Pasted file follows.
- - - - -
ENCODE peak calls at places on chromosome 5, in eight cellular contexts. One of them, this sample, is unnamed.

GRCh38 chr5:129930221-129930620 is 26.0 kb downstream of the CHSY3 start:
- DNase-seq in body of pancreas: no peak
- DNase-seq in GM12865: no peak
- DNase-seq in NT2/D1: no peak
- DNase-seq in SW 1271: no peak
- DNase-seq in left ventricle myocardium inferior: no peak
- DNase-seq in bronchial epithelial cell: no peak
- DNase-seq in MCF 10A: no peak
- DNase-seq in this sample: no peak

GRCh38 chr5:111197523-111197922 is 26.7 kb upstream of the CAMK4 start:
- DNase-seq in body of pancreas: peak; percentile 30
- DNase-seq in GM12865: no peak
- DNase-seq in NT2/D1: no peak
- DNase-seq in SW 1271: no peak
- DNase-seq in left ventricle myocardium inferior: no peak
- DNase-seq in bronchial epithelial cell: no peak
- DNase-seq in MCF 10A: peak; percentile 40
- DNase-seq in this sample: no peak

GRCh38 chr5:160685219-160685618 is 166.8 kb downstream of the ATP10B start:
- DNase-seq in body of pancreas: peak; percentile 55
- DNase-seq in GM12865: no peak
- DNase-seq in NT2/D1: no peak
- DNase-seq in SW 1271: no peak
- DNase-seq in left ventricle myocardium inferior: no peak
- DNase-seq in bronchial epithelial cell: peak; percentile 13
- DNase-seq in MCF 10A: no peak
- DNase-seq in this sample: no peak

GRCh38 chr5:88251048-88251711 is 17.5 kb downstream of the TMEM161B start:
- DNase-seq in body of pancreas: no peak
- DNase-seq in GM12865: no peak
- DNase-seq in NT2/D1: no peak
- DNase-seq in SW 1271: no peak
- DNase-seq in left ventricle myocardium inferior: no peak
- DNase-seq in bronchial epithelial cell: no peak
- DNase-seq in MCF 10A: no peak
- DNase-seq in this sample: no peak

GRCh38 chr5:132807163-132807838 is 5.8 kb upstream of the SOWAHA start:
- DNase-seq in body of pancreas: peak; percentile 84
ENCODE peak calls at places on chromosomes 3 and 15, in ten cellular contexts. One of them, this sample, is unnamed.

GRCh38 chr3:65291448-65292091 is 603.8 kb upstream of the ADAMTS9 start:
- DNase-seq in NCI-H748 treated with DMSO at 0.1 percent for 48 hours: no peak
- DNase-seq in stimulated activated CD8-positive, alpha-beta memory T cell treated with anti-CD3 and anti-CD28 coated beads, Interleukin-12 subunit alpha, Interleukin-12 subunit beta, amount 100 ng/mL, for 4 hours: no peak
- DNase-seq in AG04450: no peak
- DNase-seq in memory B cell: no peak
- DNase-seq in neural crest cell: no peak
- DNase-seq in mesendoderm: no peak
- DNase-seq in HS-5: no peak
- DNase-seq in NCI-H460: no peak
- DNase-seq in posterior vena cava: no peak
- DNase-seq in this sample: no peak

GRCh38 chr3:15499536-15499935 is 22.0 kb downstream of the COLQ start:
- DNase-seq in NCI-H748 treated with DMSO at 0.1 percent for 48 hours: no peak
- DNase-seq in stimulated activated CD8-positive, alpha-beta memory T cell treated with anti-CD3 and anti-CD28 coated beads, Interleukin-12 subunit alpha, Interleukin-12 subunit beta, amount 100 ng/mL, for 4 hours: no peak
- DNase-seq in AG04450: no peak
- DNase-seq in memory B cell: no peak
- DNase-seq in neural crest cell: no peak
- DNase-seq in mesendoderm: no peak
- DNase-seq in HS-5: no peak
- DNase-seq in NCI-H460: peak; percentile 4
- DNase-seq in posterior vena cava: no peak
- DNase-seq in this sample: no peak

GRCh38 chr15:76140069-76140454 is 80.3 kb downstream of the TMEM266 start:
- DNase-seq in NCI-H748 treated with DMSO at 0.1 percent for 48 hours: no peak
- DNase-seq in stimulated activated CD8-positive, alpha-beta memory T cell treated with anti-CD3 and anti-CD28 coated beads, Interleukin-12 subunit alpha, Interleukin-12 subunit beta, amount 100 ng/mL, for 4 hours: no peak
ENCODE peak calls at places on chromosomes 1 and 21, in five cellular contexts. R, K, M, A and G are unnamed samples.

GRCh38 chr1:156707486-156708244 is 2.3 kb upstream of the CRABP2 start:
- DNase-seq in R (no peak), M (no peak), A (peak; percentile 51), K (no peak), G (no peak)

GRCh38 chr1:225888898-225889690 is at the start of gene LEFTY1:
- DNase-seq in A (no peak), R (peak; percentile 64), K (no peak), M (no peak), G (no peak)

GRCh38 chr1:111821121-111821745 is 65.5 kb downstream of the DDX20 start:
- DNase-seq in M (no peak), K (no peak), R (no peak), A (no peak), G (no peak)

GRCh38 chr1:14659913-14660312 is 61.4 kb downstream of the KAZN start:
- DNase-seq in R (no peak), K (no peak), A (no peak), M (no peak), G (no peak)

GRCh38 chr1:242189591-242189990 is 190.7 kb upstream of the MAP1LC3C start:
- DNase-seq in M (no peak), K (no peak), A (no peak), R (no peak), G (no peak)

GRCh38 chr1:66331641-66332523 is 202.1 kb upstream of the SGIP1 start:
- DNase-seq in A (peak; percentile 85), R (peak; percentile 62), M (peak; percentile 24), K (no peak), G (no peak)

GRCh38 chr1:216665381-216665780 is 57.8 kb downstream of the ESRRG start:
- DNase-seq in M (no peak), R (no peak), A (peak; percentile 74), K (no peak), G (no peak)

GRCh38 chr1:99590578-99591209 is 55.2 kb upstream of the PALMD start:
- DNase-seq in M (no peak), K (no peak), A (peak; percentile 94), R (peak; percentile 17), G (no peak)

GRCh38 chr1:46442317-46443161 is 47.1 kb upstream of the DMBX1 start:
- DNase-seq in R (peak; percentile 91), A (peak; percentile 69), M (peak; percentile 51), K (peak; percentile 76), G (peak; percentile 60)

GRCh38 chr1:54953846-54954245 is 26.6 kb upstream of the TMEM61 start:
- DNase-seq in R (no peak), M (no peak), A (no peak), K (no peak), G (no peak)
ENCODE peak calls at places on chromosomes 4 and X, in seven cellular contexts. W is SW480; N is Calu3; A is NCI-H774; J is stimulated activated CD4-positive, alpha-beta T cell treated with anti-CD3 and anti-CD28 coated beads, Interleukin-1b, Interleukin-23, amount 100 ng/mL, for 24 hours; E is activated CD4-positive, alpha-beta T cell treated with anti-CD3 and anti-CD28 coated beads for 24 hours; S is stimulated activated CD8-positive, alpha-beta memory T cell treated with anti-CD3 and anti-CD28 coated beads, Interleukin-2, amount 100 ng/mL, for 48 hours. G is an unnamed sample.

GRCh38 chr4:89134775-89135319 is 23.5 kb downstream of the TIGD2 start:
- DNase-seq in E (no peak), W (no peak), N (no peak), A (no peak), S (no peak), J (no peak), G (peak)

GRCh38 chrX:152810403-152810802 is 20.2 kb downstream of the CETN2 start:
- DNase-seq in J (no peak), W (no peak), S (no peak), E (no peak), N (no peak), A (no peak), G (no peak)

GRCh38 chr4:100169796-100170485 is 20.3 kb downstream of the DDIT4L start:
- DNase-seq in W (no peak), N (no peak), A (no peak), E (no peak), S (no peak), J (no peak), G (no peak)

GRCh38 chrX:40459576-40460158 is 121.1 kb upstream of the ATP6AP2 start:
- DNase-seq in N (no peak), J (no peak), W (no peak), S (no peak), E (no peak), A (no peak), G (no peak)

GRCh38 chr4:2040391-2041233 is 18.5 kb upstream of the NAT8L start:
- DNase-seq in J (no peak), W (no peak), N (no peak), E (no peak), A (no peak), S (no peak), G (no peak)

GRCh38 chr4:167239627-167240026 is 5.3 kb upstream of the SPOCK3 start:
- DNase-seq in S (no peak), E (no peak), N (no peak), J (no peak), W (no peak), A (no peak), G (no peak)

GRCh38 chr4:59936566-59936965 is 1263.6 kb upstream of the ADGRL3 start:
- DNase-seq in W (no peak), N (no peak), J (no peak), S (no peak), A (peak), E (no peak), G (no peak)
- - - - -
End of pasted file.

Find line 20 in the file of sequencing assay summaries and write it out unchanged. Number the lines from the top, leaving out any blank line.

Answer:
GRCh38 chr5:160685219-160685618 is 166.8 kb downstream of the ATP10B start: